reproached Xanthus with treating them contemptuously, by permitting his servant to stand at the gate and salute them with the opprobrious epithet of dogs. Upon which Aesop was called, and asked how he dared to affront the gentlemen. Aesop replied to his master; "Did you not tell me that none but philosophers should be admitted?"-"And what are these?" said Xanthus; "do they not merit that character?" "By no means," answered Aesop; "for when they came to the gate I demanded of them, what stirs the dog, and but one among them all gave me a proper answer." Hereupon all agreed that Aesop had acted strictly as his master had commanded him.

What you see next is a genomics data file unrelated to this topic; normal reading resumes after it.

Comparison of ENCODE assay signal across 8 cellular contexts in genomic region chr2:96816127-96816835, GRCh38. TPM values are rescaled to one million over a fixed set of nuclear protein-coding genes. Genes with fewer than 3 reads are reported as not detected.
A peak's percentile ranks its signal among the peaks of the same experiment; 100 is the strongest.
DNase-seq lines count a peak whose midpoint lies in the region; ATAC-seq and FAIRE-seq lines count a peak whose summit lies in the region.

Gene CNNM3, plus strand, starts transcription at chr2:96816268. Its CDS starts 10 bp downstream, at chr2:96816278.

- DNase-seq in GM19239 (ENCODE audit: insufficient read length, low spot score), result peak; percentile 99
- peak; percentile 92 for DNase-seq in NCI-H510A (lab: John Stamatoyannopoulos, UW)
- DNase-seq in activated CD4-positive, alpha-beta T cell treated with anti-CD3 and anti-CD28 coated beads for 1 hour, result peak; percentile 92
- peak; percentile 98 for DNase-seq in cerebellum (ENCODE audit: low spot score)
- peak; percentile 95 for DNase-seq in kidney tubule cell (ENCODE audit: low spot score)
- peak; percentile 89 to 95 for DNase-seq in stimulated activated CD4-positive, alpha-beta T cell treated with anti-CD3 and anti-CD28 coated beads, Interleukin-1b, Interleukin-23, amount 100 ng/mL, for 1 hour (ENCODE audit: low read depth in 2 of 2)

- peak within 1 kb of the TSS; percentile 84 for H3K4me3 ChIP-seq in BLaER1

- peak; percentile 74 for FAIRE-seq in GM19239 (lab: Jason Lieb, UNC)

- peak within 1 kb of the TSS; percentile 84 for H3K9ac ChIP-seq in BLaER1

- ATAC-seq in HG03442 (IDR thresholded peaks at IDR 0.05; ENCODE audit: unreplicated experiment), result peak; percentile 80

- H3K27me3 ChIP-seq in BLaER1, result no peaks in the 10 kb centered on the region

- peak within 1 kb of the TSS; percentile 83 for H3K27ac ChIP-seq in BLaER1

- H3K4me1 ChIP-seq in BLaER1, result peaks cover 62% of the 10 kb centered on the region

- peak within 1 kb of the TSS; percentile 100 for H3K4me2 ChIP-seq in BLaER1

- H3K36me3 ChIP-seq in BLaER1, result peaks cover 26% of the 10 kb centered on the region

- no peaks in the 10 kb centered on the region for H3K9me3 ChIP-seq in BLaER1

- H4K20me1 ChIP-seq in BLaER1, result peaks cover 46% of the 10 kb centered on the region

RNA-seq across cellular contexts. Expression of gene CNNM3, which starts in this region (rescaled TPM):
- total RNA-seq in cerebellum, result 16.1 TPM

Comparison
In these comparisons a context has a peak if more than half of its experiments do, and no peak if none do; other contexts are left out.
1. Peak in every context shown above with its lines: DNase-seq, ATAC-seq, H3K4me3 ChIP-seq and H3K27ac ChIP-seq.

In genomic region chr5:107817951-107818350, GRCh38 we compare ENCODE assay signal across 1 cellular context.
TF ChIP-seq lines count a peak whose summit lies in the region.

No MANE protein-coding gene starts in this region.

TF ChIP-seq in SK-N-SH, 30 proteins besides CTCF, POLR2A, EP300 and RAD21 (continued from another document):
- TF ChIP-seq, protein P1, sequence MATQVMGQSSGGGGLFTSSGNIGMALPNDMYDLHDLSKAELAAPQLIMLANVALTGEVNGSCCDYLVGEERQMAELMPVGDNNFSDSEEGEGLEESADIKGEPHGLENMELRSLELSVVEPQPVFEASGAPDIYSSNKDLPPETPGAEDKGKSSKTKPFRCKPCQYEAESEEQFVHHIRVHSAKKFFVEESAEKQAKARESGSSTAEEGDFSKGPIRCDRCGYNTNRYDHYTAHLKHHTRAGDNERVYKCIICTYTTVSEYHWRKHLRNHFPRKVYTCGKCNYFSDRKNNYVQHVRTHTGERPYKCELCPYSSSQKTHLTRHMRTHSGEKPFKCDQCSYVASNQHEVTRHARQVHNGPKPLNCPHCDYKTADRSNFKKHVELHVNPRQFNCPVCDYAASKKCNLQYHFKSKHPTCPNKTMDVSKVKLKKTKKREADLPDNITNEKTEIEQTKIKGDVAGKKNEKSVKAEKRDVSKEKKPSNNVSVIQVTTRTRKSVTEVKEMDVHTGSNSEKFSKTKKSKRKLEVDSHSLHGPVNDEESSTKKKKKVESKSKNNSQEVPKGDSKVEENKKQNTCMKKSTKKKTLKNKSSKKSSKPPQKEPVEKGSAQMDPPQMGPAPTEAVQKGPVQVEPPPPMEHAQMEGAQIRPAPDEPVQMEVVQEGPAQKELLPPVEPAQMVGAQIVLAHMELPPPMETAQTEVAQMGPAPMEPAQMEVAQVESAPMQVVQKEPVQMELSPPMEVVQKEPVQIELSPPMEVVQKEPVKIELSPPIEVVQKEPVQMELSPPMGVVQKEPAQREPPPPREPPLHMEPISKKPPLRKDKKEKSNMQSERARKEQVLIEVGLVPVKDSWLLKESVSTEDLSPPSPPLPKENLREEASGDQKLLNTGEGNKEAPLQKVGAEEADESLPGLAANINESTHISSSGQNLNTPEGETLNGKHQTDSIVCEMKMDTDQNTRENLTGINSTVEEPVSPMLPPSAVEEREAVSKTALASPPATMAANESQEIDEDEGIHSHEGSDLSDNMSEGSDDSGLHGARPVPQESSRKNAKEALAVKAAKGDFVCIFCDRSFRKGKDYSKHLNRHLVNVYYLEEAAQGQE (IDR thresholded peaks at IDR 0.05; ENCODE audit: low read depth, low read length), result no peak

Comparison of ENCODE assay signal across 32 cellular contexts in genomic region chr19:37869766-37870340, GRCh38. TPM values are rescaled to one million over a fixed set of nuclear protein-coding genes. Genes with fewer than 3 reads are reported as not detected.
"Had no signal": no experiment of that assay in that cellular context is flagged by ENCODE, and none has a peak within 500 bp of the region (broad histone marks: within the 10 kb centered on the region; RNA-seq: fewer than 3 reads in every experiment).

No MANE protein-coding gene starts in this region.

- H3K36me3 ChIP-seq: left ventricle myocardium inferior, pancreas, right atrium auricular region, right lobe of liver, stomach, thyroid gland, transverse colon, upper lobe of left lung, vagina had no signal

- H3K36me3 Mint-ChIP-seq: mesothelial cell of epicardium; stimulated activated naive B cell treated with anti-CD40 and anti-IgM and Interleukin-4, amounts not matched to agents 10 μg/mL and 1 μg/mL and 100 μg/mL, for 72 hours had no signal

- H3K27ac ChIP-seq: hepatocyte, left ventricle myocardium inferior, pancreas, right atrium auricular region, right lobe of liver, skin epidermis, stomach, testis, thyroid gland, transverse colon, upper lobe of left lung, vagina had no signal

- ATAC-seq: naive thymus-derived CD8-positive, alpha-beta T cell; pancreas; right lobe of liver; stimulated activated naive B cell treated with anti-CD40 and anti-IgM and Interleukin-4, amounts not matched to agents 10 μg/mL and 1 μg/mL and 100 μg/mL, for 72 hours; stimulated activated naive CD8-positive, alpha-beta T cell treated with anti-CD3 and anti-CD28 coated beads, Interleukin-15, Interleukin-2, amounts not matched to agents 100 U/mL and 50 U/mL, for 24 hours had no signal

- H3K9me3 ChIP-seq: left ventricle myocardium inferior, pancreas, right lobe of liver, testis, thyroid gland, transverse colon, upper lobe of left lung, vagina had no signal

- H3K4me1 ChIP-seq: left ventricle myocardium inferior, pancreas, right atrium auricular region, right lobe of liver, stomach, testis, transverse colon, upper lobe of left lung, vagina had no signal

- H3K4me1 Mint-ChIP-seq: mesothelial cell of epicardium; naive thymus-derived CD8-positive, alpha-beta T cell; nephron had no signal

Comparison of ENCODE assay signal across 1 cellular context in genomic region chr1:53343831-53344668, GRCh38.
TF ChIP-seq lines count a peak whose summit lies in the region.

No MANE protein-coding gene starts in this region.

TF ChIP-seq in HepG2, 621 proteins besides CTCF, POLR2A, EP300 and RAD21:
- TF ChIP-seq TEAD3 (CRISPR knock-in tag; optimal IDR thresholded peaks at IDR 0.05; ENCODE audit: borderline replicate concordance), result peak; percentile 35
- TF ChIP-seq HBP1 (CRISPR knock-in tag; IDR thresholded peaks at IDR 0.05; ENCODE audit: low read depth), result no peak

The Only Wise Man

Aesop was commanded by his Master, who designed to entertain the philosophers and orators, to stand at the gate and admit none but wise men. At the appointed time several came to the gate, requesting admittance. Aesop put this question to them all; "What stirs the dog?" At which they were much offended, supposing he meant to give them that appellation. At last one came who made this reply to his question; "His ears and his tail." Aesop, satisfied with the answer, admitted him, and conducted him to his master, saying there was only one philosopher who had desired admittance. The day following, when they met at the schools, they

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